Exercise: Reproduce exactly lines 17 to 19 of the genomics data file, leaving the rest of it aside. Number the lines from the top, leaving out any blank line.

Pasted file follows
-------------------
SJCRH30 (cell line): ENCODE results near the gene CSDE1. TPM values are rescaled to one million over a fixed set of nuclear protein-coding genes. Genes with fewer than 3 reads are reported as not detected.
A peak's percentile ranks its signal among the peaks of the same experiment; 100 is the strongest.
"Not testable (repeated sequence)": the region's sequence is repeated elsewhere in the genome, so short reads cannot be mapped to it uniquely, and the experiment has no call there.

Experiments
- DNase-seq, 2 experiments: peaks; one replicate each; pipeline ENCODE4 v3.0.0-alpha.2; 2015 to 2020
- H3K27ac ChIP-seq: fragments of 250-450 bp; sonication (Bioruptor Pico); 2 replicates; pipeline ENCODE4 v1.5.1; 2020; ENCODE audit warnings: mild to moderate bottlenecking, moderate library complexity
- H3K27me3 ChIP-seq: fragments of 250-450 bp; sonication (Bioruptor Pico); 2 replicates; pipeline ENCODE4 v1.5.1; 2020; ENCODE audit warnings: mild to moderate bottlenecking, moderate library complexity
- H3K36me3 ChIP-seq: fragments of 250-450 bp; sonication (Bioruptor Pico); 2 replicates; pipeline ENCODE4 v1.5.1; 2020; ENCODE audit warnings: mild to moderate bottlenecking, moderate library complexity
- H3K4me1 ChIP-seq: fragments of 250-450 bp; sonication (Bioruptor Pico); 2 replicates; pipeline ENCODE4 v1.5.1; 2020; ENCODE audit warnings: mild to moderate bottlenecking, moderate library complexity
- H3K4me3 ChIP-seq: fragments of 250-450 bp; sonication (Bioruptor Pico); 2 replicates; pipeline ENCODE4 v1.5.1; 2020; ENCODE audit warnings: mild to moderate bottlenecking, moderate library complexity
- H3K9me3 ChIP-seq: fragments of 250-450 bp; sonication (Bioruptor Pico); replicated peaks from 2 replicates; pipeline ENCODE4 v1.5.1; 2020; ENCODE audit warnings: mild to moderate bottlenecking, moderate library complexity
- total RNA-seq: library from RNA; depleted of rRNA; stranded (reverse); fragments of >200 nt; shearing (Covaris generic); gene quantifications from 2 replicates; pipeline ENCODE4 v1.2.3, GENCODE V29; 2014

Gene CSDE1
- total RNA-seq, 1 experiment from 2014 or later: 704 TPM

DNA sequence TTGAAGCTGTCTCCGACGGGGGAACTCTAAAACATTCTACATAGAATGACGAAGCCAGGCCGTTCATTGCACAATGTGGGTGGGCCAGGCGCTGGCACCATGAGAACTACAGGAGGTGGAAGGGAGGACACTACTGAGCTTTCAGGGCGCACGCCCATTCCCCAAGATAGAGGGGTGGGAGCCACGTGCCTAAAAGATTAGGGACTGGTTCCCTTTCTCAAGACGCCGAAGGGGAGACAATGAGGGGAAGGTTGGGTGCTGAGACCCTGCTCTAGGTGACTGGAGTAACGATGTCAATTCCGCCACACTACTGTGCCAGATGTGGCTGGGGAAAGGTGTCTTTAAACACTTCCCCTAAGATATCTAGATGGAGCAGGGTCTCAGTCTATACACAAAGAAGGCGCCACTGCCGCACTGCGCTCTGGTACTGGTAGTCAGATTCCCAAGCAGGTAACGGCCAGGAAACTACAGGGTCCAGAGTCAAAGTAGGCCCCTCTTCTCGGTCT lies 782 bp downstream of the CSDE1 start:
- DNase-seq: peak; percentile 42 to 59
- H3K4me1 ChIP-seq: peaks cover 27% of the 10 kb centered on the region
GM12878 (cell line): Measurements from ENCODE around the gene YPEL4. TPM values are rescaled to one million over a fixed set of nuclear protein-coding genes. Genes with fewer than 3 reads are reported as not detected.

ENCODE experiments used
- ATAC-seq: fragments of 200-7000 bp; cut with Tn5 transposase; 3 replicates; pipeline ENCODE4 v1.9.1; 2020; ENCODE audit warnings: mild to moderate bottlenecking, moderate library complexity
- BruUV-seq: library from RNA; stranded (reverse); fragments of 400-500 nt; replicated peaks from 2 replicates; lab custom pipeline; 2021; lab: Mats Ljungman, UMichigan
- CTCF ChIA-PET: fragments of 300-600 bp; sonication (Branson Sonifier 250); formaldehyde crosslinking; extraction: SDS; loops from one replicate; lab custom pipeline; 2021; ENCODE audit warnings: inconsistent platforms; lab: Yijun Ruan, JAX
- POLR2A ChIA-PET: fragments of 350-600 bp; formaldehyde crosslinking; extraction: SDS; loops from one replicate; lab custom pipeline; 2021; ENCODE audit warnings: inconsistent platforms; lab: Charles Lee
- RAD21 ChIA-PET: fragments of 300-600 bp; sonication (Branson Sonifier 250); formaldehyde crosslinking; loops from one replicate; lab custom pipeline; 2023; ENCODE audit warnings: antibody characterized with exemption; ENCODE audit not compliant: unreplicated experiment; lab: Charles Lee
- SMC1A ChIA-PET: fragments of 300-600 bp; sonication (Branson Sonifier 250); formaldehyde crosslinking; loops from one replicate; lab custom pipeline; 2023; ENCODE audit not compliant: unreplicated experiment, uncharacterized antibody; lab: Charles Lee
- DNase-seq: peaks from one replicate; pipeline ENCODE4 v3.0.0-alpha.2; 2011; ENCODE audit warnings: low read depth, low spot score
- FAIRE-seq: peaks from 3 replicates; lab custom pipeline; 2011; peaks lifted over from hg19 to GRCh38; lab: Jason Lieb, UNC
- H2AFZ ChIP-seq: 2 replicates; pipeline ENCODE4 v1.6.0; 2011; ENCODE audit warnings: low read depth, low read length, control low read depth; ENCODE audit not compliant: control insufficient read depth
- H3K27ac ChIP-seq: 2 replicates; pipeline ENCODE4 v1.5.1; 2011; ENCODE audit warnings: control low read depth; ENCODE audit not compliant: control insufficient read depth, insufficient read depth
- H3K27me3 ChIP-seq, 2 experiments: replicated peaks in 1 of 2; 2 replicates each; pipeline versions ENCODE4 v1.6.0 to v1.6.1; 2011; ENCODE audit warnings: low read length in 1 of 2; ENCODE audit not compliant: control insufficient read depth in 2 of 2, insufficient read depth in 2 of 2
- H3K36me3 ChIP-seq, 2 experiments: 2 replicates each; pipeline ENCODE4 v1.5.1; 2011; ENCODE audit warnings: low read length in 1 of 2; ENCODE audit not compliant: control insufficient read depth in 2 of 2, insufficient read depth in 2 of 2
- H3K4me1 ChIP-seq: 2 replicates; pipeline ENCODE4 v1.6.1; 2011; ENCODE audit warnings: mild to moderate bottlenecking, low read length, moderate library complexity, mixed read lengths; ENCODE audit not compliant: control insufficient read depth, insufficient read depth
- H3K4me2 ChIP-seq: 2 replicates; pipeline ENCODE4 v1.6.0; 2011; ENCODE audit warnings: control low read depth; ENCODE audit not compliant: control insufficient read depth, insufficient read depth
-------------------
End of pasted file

- H3K4me1 ChIP-seq: peaks cover 27% of the 10 kb centered on the region
GM12878 (cell line): Measurements from ENCODE around the gene YPEL4. TPM values are rescaled to one million over a fixed set of nuclear protein-coding genes. Genes with fewer than 3 reads are reported as not detected.

ENCODE experiments used